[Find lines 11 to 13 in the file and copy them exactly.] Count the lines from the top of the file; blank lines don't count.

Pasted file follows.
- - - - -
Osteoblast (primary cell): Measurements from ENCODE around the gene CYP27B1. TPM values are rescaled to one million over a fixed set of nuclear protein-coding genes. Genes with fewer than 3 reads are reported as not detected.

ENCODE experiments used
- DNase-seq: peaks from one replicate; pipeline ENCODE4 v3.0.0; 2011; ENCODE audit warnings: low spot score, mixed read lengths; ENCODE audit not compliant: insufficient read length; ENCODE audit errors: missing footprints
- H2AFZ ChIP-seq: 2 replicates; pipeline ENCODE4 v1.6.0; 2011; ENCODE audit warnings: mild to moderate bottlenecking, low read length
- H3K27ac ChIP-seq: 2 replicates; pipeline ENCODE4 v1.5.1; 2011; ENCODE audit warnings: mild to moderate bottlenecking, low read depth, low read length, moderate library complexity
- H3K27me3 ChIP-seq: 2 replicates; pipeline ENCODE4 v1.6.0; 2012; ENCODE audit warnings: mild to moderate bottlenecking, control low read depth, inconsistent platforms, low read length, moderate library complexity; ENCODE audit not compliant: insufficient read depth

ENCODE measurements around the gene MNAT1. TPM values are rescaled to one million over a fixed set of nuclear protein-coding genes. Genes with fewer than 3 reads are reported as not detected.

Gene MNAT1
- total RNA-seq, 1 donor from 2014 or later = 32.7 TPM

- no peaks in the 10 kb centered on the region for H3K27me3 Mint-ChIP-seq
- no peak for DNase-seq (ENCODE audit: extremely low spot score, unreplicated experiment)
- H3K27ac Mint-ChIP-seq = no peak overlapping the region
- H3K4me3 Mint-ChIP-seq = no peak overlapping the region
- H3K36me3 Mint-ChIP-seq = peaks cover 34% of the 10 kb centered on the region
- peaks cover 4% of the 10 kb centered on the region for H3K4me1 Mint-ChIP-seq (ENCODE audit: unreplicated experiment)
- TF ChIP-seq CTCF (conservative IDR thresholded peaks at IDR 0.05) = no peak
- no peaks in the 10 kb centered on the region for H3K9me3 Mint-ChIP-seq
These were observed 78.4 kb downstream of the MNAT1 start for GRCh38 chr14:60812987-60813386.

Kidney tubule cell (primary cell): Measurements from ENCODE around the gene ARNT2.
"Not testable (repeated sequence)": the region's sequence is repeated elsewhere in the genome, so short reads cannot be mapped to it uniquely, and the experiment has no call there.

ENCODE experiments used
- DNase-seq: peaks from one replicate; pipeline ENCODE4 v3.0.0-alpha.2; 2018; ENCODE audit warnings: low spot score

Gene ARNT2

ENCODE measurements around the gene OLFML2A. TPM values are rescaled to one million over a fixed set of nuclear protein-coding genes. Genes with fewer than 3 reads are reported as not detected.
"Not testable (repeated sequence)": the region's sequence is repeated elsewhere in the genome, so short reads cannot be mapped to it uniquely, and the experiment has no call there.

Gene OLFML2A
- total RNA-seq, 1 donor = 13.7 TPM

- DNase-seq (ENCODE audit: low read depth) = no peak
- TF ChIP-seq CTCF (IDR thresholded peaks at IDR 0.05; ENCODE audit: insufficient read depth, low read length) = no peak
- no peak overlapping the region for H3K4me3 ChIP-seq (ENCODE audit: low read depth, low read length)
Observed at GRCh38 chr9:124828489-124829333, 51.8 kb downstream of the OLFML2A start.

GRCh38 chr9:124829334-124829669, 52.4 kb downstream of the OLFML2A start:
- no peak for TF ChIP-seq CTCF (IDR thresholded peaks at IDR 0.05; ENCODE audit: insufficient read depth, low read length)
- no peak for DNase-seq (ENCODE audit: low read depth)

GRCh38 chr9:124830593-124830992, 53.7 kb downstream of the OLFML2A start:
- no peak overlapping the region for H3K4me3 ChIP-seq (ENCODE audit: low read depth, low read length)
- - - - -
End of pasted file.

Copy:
- no peak for DNase-seq (ENCODE audit: extremely low spot score, unreplicated experiment)
- H3K27ac Mint-ChIP-seq = no peak overlapping the region
- H3K4me3 Mint-ChIP-seq = no peak overlapping the region